Summary: Study reveals the role the ventral tegmental area of the brain plays in craving protein-rich foods.
Source: University of Aberdeen
New research from scientists at the Universities of Aberdeen and Leicester in the UK and UiT The Arctic University of Norway has identified an area of the brain that may drive cravings for protein-rich food.
It is posited that a low protein diet contributes to obesity and this new finding could have implications for the development of targeted treatments for obesity.
The team found that when rats were given a low protein diet, a specific area of the brain known to play a central role in food-seeking behaviours called the ventral tegmental area (VTA), became more active when they were consuming protein-rich food.
The study led by Professor James McCutcheon at UiT The Arctic University of Norway was funded mainly by the BBSRC and the Leverhulme Trust and the Tromsø Research Foundation among other funding partners, is published in The Journal of Neuroscience.
The authors report that when protein had been restricted previously, the VTA responded more to protein than to other nutrients, which suggests that the animals’ brains had adapted to ensure protein levels are maintained.
Such an adaptation is meaningful as insufficient protein can have severe consequences for health and in extreme cases can lead to death. In addition, low levels of dietary protein has been proposed as a driver of obesity. Until now, it was not clear how the brain influenced protein intake.
Dr Fabien Naneix, Lecturer at the Rowett Institute at the University of Aberdeen, who co-led the study with Dr Giulia Chiacchierini, explains: “We found that protein restriction increased preference for protein enriched food over carbohydrate. This protein preference is associated with a greater VTA response and when animals are switched from a normal balanced diet to protein restriction, protein preference is rapidly induced but changes in VTA activity requires extensive learning processes. On the other hand, prior protein restriction induced slower changes in protein preference and maintained higher VTA responses for protein, suggesting long-lasting changes induced by protein appetite.
“Our findings are hugely significant as protein intake is essential for life. We need protein and amino acids for numerous biological processes and the only way is through food intake. So, it is important to understand how the brain drives our behaviours according to our current needs.
“Our study is the first linking changes in protein preference and specific brain activity. The VTA is known to play a central role in motivation processes for other nutrients and we show here it is also the case for protein.”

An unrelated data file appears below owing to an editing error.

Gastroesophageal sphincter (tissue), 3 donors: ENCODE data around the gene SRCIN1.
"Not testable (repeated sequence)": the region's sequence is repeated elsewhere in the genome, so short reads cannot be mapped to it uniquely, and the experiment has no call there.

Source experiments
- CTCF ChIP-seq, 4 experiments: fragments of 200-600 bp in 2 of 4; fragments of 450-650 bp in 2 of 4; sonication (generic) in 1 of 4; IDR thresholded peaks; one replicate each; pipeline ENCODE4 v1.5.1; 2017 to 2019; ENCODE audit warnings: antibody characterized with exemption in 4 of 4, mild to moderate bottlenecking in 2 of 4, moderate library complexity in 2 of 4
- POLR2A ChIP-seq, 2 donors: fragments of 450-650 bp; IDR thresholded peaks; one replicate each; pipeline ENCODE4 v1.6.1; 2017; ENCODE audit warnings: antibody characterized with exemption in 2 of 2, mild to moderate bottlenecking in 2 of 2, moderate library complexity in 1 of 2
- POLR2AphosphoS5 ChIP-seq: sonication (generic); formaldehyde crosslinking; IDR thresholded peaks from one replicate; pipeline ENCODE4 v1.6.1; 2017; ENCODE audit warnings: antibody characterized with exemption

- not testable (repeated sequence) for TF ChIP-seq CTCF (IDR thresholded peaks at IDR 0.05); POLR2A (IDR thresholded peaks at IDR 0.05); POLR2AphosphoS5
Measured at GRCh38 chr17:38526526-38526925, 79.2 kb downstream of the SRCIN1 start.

Dr Naneix completed this work at the University of Leicester prior to Dr Naneix joining the University of Aberdeen.
Funding: The project was funded by the European Commision the BBSRC, the Leverhulme Trust and the Tromsø Research Foundation. This work was funded by the Biotechnology and Biological Sciences Research Council [grant #BB/M007391/1 to J.E.M.], the European Commission [grant #GA 631404 to J.E.M.], The Leverhulme Trust [grant #RPG-2017-417 to J.E.M. and J.A-S.], and Tromsø Research Foundation [grant #19-SGJMcC to J.E.M)
NOTE: This article was amended with corrections provided by James McCutcheon, Principal Investigator and Corresponding Author of the study, on June 14, 2021.
About this neuroscience and food craving research news
Source: University of Aberdeen Contact: Press Office – University of Aberdeen Image: The image is in the public domain
Control of protein intake is essential for numerous biological processes as several amino acids cannot be synthesized de novo, however, its neurobiological substrates are still poorly understood. In the present study, we combined in vivo fiber photometry with nutrient-conditioned flavor in a rat model of protein appetite to record neuronal activity in the VTA, a central brain region for the control of food-related processes.
In adult male rats, protein restriction increased preference for casein (protein) over maltodextrin (carbohydrate). Moreover, protein consumption was associated with a greater VTA response, relative to carbohydrate.
After initial nutrient preference, a switch from a normal balanced diet to protein restriction induced rapid development of protein preference but required extensive exposure to macronutrient solutions to induce elevated VTA responses to casein. Furthermore, prior protein restriction induced long-lasting food preference and VTA responses.
This study reveals that VTA circuits are involved in protein appetite in times of need, a crucial process for animals to acquire an adequate amount of protein in their diet.
Acquiring insufficient protein in one’s diet has severe consequences for health and ultimately will lead to death. In addition, a low level of dietary protein has been proposed as a driver of obesity as it can leverage up intake of fat and carbohydrate.
However, much remains unknown about the role of the brain in ensuring adequate intake of protein.
Here, we show that in a state of protein restriction a key node in brain reward circuitry, the VTA, is activated more strongly during consumption of protein than carbohydrate.
Moreover, although rats’ behavior changed to reflect new protein status, patterns of neural activity were more persistent and only loosely linked to protein status.